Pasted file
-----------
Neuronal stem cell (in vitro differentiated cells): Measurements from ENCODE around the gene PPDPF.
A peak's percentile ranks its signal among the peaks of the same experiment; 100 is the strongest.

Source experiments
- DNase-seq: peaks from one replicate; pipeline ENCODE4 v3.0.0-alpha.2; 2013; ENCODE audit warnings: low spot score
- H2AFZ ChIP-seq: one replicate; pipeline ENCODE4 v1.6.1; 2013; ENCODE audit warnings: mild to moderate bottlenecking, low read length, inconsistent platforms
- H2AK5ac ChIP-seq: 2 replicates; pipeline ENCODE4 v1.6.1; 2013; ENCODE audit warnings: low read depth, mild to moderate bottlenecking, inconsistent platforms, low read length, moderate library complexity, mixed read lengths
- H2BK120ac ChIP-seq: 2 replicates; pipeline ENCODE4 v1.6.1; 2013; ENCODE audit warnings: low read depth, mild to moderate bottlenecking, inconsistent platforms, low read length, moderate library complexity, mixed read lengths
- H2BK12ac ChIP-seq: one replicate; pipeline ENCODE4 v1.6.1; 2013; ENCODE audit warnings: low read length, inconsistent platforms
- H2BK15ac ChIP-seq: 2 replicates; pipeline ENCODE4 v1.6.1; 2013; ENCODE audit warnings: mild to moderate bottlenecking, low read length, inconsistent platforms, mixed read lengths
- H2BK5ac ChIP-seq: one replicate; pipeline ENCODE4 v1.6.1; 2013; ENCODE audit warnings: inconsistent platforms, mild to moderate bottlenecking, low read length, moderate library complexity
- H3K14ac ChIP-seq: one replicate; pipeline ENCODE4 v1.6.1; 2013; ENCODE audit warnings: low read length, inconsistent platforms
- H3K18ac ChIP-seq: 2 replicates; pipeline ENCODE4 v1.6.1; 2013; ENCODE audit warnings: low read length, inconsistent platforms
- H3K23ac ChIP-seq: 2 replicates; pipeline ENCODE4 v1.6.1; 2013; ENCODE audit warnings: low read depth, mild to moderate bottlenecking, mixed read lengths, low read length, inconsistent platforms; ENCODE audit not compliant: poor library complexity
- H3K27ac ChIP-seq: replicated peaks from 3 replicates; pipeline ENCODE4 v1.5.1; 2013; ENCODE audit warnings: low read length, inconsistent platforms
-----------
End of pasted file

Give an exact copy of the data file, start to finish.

Neuronal stem cell (in vitro differentiated cells): Measurements from ENCODE around the gene PPDPF.
A peak's percentile ranks its signal among the peaks of the same experiment; 100 is the strongest.

Source experiments
- DNase-seq: peaks from one replicate; pipeline ENCODE4 v3.0.0-alpha.2; 2013; ENCODE audit warnings: low spot score
- H2AFZ ChIP-seq: one replicate; pipeline ENCODE4 v1.6.1; 2013; ENCODE audit warnings: mild to moderate bottlenecking, low read length, inconsistent platforms
- H2AK5ac ChIP-seq: 2 replicates; pipeline ENCODE4 v1.6.1; 2013; ENCODE audit warnings: low read depth, mild to moderate bottlenecking, inconsistent platforms, low read length, moderate library complexity, mixed read lengths
- H2BK120ac ChIP-seq: 2 replicates; pipeline ENCODE4 v1.6.1; 2013; ENCODE audit warnings: low read depth, mild to moderate bottlenecking, inconsistent platforms, low read length, moderate library complexity, mixed read lengths
- H2BK12ac ChIP-seq: one replicate; pipeline ENCODE4 v1.6.1; 2013; ENCODE audit warnings: low read length, inconsistent platforms
- H2BK15ac ChIP-seq: 2 replicates; pipeline ENCODE4 v1.6.1; 2013; ENCODE audit warnings: mild to moderate bottlenecking, low read length, inconsistent platforms, mixed read lengths
- H2BK5ac ChIP-seq: one replicate; pipeline ENCODE4 v1.6.1; 2013; ENCODE audit warnings: inconsistent platforms, mild to moderate bottlenecking, low read length, moderate library complexity
- H3K14ac ChIP-seq: one replicate; pipeline ENCODE4 v1.6.1; 2013; ENCODE audit warnings: low read length, inconsistent platforms
- H3K18ac ChIP-seq: 2 replicates; pipeline ENCODE4 v1.6.1; 2013; ENCODE audit warnings: low read length, inconsistent platforms
- H3K23ac ChIP-seq: 2 replicates; pipeline ENCODE4 v1.6.1; 2013; ENCODE audit warnings: low read depth, mild to moderate bottlenecking, mixed read lengths, low read length, inconsistent platforms; ENCODE audit not compliant: poor library complexity
- H3K27ac ChIP-seq: replicated peaks from 3 replicates; pipeline ENCODE4 v1.5.1; 2013; ENCODE audit warnings: low read length, inconsistent platforms